All the contestants are treated like celebrities and they all appear on a TV show hosted by Caesar Flickerman (Stanley Tucci). They try to be as appealing as possible in order to gain sponsors to provide them with supplies during the games. Peeta reveals a hidden crush on Katniss during his interview.

Katniss isn’t sure if she can believe him, especially when he forms an alliance with the Careers as soon as the Hunger Games start. Half the contestants are killed on the first day, but Katniss uses her skills to survive the first night.

Peeta leads the Careers to Katniss, but she’s able to drop a tracker jacker hive on them. Tracker jackers are like mutant wasps with hallucinogenic venom that’s deadly in large amounts. Katniss forms an alliance with Rue, a young girl from District 11. Rue basically saves Katniss from dying, and she saves her a few times. They find out where the Careers are staying and hatch a plan to destroy their supplies. The plan works, but Rue dies and Katniss feels bad.

Haymitch Abernathy is busy promoting Katniss and Peeta as star-crossed lovers in the attempt to get them more sponsors. This results in the Gamemakers announcing a new and unprecedented rule: there can be two winners if they are from the same district. Katniss hears this and decides to go find Peeta. She tracks him down and discovers that he’s badly wounded from a fight with Cato, the leader of the Careers. They get to know each other, more shit happens, more people die, some crazy mutant dogs show up, and eventually only the two District 12ers and Cato are left. And then there’s more fighting and only Katniss and Peeta are left, but instead of being declared dual winners, the Gamemakers change the rules again and say there can only be one victor.

Katniss decides a suicide pact with Peeta is a great way to get out of this jam, and the Gamemakers change the rules again and they are both winners. Hurray for District 12. Unfortunately, this action will rock the boat and threaten the dominance of the Capitol. The stage is set for the sequel.

All in all, this is a pretty satisfying movie. Jennifer Lawrence does a great job as Katniss and she carries the movie. Lenny Kravitz, Elizabeth Banks, and Donald Sutherland also play supporting roles and they add a little flavor. The cast in general was pretty solid, and that’s a tough thing to do with so many teen-aged actors.

I know that the books are probably a lot more detailed, and the movie leaves a bunch of stuff out, but the movie can stand on it’s own. There are too many characters to care about and there are a few plot holes, but that’s typical of most movies these days. It’s worth watching and maybe someday I’ll get around to reading the books.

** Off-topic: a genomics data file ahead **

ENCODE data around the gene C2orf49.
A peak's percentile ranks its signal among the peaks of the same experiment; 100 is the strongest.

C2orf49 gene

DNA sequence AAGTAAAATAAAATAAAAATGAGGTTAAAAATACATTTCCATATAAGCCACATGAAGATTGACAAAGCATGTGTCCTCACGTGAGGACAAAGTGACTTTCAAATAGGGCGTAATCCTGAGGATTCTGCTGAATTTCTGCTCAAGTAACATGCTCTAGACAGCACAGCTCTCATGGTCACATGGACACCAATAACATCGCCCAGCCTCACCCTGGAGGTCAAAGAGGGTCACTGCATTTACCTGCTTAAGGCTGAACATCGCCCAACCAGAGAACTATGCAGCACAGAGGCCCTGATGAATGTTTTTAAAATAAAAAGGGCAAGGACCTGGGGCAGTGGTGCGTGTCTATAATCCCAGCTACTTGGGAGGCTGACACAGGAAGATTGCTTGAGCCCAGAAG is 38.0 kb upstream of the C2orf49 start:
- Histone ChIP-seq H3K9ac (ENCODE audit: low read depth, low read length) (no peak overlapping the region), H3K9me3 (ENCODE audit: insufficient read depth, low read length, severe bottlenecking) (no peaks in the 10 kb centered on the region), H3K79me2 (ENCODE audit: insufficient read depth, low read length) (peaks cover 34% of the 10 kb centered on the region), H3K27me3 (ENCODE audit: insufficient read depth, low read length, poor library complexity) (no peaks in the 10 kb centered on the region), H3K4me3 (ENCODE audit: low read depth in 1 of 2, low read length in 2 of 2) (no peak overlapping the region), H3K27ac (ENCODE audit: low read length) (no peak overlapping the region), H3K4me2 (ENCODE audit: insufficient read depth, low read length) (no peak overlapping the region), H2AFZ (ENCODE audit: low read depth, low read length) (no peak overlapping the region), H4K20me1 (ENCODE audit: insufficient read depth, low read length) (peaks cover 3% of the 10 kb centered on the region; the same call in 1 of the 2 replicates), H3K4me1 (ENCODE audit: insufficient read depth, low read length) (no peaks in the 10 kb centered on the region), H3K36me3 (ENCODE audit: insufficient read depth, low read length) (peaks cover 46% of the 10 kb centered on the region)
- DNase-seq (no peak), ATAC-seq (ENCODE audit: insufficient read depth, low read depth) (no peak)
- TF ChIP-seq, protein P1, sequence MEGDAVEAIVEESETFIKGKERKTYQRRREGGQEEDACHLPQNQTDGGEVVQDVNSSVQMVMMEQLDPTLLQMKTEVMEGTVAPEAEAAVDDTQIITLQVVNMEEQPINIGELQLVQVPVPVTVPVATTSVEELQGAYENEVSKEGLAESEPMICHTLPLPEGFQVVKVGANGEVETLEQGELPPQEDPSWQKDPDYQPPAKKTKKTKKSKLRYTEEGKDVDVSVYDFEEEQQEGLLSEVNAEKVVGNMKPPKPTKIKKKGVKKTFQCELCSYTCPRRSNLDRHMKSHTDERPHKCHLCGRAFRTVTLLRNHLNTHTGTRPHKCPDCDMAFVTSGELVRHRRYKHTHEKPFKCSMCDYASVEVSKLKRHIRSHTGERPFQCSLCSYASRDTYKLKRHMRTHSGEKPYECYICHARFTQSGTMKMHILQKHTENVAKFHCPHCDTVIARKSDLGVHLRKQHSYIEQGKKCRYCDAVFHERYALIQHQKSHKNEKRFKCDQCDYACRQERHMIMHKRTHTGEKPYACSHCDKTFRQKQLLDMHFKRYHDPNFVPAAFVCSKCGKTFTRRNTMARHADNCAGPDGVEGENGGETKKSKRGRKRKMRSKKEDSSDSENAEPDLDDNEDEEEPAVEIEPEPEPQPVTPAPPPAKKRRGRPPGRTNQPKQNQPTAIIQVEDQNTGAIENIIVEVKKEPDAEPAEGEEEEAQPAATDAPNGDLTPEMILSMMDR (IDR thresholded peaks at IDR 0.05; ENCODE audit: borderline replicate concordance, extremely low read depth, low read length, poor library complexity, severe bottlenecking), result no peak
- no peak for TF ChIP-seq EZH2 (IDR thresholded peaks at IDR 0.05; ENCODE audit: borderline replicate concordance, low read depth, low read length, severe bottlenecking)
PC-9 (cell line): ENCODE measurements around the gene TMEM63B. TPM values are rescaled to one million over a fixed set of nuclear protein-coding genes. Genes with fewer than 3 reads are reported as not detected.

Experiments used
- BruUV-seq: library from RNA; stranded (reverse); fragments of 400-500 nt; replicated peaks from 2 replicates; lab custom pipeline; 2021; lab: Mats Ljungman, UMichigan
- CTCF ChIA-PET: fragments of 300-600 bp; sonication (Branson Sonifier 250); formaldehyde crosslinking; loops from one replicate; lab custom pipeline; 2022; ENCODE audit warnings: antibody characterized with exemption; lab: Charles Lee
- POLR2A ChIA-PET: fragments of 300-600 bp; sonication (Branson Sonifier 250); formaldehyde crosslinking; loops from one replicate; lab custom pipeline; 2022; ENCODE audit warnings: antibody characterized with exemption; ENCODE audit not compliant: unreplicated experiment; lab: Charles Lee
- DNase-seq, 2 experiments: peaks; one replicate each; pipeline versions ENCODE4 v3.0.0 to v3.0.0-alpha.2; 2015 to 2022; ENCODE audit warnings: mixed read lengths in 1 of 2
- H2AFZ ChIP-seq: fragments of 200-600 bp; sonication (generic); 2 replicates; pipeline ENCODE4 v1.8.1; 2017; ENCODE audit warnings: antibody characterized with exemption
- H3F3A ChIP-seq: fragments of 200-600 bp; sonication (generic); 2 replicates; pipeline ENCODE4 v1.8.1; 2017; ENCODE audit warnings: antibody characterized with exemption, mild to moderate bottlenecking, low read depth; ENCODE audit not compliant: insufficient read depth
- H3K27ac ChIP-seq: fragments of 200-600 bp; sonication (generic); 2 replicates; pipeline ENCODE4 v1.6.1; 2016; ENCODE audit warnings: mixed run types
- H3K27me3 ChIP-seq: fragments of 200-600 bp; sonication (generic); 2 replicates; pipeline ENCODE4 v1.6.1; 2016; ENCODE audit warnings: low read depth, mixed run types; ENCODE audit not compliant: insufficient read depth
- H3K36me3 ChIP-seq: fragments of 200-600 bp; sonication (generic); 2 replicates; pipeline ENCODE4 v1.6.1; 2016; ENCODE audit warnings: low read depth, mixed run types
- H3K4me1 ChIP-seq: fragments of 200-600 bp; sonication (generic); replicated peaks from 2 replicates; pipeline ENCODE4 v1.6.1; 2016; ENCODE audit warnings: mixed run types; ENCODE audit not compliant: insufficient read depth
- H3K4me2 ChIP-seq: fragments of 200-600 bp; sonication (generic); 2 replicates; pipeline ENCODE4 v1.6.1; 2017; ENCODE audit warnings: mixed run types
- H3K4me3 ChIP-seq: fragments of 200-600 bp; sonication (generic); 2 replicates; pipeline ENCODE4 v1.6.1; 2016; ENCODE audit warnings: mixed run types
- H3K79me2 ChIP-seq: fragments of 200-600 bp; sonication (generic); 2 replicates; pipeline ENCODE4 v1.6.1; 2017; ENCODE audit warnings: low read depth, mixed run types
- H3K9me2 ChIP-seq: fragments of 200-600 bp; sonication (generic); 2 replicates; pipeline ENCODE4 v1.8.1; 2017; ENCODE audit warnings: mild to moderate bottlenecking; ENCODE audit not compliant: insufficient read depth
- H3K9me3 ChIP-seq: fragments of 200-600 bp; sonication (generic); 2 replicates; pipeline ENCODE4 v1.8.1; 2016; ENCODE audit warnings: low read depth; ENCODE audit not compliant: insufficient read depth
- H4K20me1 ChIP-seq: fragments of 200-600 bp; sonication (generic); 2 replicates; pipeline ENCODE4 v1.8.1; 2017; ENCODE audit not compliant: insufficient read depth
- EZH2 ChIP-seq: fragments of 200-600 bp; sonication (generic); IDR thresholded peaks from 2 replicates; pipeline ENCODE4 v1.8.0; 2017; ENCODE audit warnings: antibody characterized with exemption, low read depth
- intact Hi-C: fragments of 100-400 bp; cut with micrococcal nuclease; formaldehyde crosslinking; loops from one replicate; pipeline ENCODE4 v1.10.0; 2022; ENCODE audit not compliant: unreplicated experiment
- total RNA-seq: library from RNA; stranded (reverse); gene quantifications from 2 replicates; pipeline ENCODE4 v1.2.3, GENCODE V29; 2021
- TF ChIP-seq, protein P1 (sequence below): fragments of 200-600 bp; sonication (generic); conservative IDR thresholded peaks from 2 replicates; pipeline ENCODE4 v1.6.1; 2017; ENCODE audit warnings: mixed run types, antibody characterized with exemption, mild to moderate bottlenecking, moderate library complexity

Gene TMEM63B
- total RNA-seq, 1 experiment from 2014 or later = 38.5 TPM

Critically Rated at 14/17

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Game Change

Game Change is an HBO original film about Sarah Palin and the 2008 presidential election campaign. Jay Roach (Austin Powers?!?, Meet the Parents) directs Julianne Moore as Sarah Palin, Ed Harris as John McCain, Woody Harrelson as campaign senior strategist Steve Schmidt, and Barry Obama as himself.

Before I get started let me just say that I’m not a Republican. I’m not a Democrat. I don’t vote; I think it’s a hollow privilege. But I think politics are fascinating. This film feels like a documentary and you get an inside glimpse of the GOP and how modern campaigning works.

John McCain’s presidential campaign has hit a snag. Obama is just too popular. He is the man, he is a rock star. McCain brings in Steve Schmidt to get his campaign back on track. Steve figures the best way to do that is to find a charismatic running mate, a game changer. They eventually stumble upon an unknown governor from Alaska who just might be what they need. Sarah Palin gets thrust into the national spotlight, something that she was mentally, emotionally, and politically unprepared for.

Palin isn’t ready to be on the main stage. She has a concerning lack of simple US history, she doesn’t have any grasp of foreign policy. She thinks that Saddam Hussein attacked America on 9/11. She seems pretty damn stupid at times. But, man oh man, can she talk to people. She can relate to them. She is a rock star like Obama; she’s just in a shittier band.

Julianne Moore is Sarah Palin. It’s uncanny how well she portrays Palin. She captures her charisma when she delivers speeches, and humanizes her in private, intimate moments. You feel like you are watching home movies of her, and not some HBO flick produced by Tom Hanks. There’s one scene where Palin’s deployed son calls her from Iraq to wish her luck in a debate. After the brief conversation, tears well up in her eyes and Steve asks if she needs a moment. “My son is safe. My son is safe,” is her response. Politics are important to her, but family means everything.

Ed Harris does a great job as John McCain. He sort of acts as a wise grandfather figure. He worries about Palin’s emotional and stress levels, he cares about her. He recommends sending her to the desert so she can avoid a breakdown and have some time to relax. He also defends Obama from racist Republicans, saying he’s a decent family man. Woody Harrelson’s portrayal of strategist Steve Schmidt is the glue that holds the movie together. His 60 Minutes interview bookends the film. He is given the impossible task of making McCain more popular than Obama and trying to control Palin.

This is an interesting movie showing the behind the scenes chaos of an historical election. You see how much help Palin needed to be presentable to the public. She is put under a microscope and almost has a nervous breakdown. She sits and stares blankly at the walls. She fights back tears as she sees Tina Fey’s scathing SNL impersonation of her. You feel bad for laughing at a real person. That’s what this movie did: it turned Sarah Palin into a real person. This is more than a good movie about politics; it’s just a good movie.

Critically Rated at 13/17